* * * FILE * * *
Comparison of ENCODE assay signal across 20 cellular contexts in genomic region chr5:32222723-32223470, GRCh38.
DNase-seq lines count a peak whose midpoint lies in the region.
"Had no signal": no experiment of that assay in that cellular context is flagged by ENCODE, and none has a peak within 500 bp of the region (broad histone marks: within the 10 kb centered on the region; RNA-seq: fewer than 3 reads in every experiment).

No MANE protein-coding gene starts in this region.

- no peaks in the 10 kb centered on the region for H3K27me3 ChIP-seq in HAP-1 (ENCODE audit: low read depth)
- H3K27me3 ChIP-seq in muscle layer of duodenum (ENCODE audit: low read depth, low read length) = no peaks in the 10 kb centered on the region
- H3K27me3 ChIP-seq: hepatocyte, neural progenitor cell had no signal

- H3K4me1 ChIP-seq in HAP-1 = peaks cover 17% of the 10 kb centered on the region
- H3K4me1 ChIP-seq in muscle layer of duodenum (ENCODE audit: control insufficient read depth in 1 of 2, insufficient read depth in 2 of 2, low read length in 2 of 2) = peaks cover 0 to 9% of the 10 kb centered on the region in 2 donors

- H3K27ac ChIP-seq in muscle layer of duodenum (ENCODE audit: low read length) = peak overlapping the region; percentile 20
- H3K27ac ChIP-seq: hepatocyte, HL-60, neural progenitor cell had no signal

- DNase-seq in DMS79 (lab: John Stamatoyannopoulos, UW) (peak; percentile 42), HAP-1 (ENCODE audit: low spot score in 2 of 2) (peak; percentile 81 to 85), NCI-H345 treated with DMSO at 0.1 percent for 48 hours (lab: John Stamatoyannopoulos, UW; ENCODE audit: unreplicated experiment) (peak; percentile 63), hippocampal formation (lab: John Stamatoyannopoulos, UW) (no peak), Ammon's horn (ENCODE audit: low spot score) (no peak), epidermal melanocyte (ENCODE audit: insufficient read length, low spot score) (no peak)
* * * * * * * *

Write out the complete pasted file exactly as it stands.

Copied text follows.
Comparison of ENCODE assay signal across 20 cellular contexts in genomic region chr5:32222723-32223470, GRCh38.
DNase-seq lines count a peak whose midpoint lies in the region.
"Had no signal": no experiment of that assay in that cellular context is flagged by ENCODE, and none has a peak within 500 bp of the region (broad histone marks: within the 10 kb centered on the region; RNA-seq: fewer than 3 reads in every experiment).

No MANE protein-coding gene starts in this region.

- no peaks in the 10 kb centered on the region for H3K27me3 ChIP-seq in HAP-1 (ENCODE audit: low read depth)
- H3K27me3 ChIP-seq in muscle layer of duodenum (ENCODE audit: low read depth, low read length) = no peaks in the 10 kb centered on the region
- H3K27me3 ChIP-seq: hepatocyte, neural progenitor cell had no signal

- H3K4me1 ChIP-seq in HAP-1 = peaks cover 17% of the 10 kb centered on the region
- H3K4me1 ChIP-seq in muscle layer of duodenum (ENCODE audit: control insufficient read depth in 1 of 2, insufficient read depth in 2 of 2, low read length in 2 of 2) = peaks cover 0 to 9% of the 10 kb centered on the region in 2 donors

- H3K27ac ChIP-seq in muscle layer of duodenum (ENCODE audit: low read length) = peak overlapping the region; percentile 20
- H3K27ac ChIP-seq: hepatocyte, HL-60, neural progenitor cell had no signal

- DNase-seq in DMS79 (lab: John Stamatoyannopoulos, UW) (peak; percentile 42), HAP-1 (ENCODE audit: low spot score in 2 of 2) (peak; percentile 81 to 85), NCI-H345 treated with DMSO at 0.1 percent for 48 hours (lab: John Stamatoyannopoulos, UW; ENCODE audit: unreplicated experiment) (peak; percentile 63), hippocampal formation (lab: John Stamatoyannopoulos, UW) (no peak), Ammon's horn (ENCODE audit: low spot score) (no peak), epidermal melanocyte (ENCODE audit: insufficient read length, low spot score) (no peak)